4. Interview Professionals in Other Roles Outside Your Organization: If you have aspirations of becoming a CCO, find a handful of CCOs and ask to interview them. Find out how they got to where they are and see if they have advice for you on how you might be able to pursue your own path.
  5. Get a Mentor or Career Coach: Working with a mentor or career coach will help you better understand how you can continue to grow and reach your personal goals.

There are a ton of things you can do to forge your career path, but start by learning more about all of the potential options and determine which feels the most aligned to what you want to do professionally.


Want to get advice from CS Insider and Kristi Faltorusso?

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Q: My manager and VP of CS are not allowing me to join in on any projects or creative sessions for the reason that I am the Enterprise CSM and my main focus needs to be my accounts. I've also been told that any continued education needs to be vetted out by me as they don't provide that. They are a scale-up and often say "We're doing this for the first time, so I don't know how to help you". It's not conducive to growth and development, but the job market is so tough right now. Looking for some guidance on how to navigate through this. Thank you!

I’m sorry to hear you are navigating a tough situation in your current role, but I have good news for you … YOU own your personal and professional development. Very few organizations I’ve ever worked for had the funds or formal programs to invest in my growth and development and in fact I’d go as far as to say many (not all) of my leaders failed to lead by example, so growth always felt limited, until I realized that I was in control of my own growth.

The Customer Success community is the most engaging community and there are thousands of people who are actively trying to help others by sharing experiences and content through a multitude of channels. If you want to grow more do the following:

  1. Actively participate in the CS Community: Join groups like GainGrowRetain, participate in Office Hours lead by Jan Young, attend webinars hosted by ClientSuccess - there are so many ways to get involved. Participating in the community will also allow you to build relationships and your personal circle of advisors that you’ll be able to go to when you are navigating things for the first time.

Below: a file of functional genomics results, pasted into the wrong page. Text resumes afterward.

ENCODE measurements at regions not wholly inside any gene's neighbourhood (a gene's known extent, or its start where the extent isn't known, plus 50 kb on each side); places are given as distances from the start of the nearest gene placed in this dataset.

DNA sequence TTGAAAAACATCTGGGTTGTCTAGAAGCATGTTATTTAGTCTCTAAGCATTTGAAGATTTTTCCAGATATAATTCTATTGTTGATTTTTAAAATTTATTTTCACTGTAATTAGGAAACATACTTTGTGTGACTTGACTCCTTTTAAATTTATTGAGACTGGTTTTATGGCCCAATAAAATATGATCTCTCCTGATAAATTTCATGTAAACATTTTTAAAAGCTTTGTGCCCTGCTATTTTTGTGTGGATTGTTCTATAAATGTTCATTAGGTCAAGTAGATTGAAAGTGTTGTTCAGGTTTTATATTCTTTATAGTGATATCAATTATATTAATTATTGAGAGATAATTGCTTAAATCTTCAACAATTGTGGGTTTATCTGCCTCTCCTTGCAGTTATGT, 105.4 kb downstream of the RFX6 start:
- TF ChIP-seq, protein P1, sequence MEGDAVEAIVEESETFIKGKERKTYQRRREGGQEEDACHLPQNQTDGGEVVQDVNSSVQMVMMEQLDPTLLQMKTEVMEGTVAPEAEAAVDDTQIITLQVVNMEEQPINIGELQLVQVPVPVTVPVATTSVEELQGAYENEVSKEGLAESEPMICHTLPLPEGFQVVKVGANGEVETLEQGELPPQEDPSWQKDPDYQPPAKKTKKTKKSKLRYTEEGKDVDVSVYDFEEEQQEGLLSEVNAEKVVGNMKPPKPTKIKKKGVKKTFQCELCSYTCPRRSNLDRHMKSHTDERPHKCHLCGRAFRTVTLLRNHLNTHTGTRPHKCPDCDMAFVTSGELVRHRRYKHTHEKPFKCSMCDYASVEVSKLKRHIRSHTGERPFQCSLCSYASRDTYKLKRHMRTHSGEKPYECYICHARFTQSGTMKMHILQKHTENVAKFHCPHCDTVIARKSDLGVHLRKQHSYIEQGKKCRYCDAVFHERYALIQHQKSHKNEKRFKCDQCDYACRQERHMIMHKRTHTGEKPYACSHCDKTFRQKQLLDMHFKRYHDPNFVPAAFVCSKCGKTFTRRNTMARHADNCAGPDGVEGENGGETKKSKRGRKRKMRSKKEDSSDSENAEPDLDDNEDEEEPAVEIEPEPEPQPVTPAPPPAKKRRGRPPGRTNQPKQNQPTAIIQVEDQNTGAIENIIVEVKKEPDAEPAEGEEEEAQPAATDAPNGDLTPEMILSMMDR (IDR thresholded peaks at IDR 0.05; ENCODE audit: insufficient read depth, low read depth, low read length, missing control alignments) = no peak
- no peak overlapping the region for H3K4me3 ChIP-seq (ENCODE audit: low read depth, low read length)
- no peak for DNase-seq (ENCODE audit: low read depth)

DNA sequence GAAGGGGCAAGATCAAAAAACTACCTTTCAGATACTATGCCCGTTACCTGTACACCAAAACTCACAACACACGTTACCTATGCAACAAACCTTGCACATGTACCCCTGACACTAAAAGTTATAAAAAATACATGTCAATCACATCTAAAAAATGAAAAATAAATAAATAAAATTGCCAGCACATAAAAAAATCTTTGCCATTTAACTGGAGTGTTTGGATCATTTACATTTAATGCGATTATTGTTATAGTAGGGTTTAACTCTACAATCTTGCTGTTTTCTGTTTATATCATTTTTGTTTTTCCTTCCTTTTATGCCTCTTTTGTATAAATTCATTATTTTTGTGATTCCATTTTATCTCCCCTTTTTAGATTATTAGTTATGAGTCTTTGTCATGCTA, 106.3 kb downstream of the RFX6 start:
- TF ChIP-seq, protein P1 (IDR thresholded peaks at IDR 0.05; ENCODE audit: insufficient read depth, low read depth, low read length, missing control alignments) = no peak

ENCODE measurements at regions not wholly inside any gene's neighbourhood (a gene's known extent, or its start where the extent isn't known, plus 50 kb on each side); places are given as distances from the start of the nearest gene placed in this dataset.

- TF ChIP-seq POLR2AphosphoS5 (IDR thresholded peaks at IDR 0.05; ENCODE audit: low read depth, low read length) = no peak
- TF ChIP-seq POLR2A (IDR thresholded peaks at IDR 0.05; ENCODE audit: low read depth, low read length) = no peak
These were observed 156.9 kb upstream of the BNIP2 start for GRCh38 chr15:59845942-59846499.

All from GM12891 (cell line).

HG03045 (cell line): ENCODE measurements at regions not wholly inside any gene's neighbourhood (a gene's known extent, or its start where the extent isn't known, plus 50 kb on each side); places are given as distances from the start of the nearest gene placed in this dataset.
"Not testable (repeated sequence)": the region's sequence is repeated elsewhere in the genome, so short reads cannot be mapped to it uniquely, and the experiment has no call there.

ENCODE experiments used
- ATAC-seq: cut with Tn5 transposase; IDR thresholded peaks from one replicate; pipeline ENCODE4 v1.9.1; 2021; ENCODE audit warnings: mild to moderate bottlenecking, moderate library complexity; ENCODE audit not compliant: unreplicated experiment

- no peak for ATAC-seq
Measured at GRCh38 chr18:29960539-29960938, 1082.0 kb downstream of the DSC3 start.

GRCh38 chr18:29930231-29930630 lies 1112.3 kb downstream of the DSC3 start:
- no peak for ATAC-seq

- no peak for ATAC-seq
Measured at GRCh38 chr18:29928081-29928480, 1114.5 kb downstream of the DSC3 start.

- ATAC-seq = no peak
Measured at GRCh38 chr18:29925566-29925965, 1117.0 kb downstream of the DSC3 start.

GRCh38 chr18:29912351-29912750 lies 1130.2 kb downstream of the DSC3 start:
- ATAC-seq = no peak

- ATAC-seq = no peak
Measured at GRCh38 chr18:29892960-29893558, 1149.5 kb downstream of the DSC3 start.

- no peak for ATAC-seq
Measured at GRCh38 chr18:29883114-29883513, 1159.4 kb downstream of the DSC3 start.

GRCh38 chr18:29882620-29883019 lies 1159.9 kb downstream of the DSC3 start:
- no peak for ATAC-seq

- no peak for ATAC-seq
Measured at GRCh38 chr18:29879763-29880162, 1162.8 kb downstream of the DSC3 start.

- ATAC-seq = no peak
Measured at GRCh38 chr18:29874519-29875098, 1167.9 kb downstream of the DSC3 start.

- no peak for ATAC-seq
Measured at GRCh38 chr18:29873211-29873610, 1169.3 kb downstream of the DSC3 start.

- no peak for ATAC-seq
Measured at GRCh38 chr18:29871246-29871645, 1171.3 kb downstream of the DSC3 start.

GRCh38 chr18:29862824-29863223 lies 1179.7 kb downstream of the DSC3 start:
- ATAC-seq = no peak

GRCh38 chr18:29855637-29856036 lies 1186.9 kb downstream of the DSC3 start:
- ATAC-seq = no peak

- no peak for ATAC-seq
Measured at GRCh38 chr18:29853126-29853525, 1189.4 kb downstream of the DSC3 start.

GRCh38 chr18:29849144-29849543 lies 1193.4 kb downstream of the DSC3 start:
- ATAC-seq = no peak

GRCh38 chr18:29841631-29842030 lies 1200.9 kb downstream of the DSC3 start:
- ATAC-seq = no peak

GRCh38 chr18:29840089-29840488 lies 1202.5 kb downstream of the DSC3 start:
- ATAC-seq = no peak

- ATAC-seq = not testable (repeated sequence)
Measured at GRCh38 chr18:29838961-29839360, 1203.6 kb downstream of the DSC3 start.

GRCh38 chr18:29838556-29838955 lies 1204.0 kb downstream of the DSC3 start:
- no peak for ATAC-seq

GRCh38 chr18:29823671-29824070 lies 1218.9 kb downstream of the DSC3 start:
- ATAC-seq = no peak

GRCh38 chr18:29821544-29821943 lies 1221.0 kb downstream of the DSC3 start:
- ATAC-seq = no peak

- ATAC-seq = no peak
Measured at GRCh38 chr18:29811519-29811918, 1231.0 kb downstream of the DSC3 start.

2. Take Initiative: If there is something you see not working or something that has not been built out etc. invest some of your free time into solving for it. Help your leadership team understand where you found a gap and what you did to bridge it. Taking this approach will feel like “ask for forgiveness, not permission.” If you’re really interested in doing this type of work use your time.
  3. Get a Mentor: Find someone who is willing to mentor and coach you. You’ll be able to leverage this person to help you navigate some of these ongoing situations and will be able to serve as a sounding board.
  4. Share Your Feedback: It’s important to communicate your needs and feedback with your leadership team; help them understand what you are hoping to get from this opportunity beyond the scope of your “day job”. See what they say.

If you feel that things are really unbearable then I recommend you start your search. You’ll eventually find the right role and things might work out. Just remember make sure you are running to something, not from something.